Steamed and ready in Silverton. Just a few minutes past the alpine sunrise in Silverton, Colorado, Eureka & Palisade #4 sits in front of the old D&RGW Freight House, fully steamed for the day's excursion to Durango. The blue flag still hangs on her tender, as crew members are still circulating around the train, oiling and inspecting for any items that could be of concern. You'll note that her tender is not yet piled high and deep with wood. That's the only operation that still remains to be done before the passengers can be boarded and the train can set off on what can only be described as a rolling time-warp through the wilderness of the Animas Canyon.
Although she looks beautifully preserved in this photo, Eureka hasn't always looked like this. Built by the Baldwin Locomotive Works of Philadelphia, PA for the Eureka & Palisade Railroad in Central Nevada, Eureka did indeed look this way when she was delivered. She served the E&P for just over 2 decades before being sold to the Sierra Nevada Wood and Lumber Company, where she ran for over 40 years. It's a good bet that during that time, she lost a lot of the glitz and jewelry she was built with. When the lumbering line went under in 1938, the #4 was sold for scrap, but was very fortunately rescued by Warner Brothers, which used the locomotive quite a number of films over the next 40 years. When her movie career finished, she was sold to Old Vegas, an amusement park in Henderson, NV. it was there that Eureka almost met her end for a second time, when a burning building collapsed on the locomotive, badly damaging her. The resulting basket case was discovered by Las Vegas Attorney Dan Markoff, who then worked with his dad to restore this engine to its former glory, over a period of 6 years.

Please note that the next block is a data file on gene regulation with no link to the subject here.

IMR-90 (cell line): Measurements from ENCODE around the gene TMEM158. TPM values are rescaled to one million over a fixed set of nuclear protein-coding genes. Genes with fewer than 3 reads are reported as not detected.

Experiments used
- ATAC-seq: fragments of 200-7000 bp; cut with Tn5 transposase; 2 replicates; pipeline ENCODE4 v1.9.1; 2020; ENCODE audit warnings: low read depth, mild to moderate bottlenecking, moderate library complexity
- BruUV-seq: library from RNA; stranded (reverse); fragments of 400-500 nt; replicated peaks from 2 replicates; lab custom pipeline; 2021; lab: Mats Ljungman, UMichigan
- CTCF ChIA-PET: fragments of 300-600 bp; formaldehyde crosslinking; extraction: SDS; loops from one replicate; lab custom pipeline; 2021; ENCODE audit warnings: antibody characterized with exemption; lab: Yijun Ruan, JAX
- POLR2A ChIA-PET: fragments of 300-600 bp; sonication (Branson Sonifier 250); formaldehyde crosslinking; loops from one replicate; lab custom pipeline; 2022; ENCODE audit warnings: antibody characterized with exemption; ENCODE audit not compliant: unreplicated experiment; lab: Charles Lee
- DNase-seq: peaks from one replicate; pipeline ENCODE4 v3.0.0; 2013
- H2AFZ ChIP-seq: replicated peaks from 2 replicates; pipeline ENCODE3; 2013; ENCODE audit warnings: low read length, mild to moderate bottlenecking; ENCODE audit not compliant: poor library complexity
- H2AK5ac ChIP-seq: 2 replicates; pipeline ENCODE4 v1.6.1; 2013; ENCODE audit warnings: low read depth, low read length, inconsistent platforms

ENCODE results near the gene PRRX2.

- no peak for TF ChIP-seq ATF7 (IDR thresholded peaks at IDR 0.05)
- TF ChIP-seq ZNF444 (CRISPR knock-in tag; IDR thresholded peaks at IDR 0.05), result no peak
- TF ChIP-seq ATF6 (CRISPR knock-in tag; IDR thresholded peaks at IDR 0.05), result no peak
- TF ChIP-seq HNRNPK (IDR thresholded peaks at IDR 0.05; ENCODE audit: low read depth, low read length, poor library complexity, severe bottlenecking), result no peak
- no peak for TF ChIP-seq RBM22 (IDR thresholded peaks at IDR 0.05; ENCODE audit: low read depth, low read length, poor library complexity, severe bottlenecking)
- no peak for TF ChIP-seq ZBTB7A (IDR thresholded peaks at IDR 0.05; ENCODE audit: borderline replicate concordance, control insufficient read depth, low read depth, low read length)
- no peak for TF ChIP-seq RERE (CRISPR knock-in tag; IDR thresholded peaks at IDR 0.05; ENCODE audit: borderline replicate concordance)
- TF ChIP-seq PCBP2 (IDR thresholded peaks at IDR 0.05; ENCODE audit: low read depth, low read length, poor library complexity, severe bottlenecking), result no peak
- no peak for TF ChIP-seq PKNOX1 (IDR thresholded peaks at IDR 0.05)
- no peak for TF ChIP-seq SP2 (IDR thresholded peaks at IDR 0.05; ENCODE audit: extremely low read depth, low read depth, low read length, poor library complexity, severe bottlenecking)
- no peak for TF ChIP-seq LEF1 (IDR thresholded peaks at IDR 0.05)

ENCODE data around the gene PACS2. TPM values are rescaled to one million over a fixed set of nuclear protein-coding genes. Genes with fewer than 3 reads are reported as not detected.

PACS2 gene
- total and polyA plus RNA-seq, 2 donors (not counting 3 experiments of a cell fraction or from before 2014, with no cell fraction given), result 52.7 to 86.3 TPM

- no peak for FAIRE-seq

Amazingly, most of what you see here is original. The big exceptions are the cab and the pilot beam, both of which were badly damaged in the fire. Equally amazing, when this photo was taken, Eureka was still certified to her original manufacturer's boiler pressure of 120 PSI. The engine completed it's most recent FRA 1,472 SDI a couple of years ago and remains operational today. She had been scheduled to appear in the summer of 2020 at the Cumbres & Toltec Scenic Railroad, but this has been rescheduled for 2021, due to the COVID pandemic.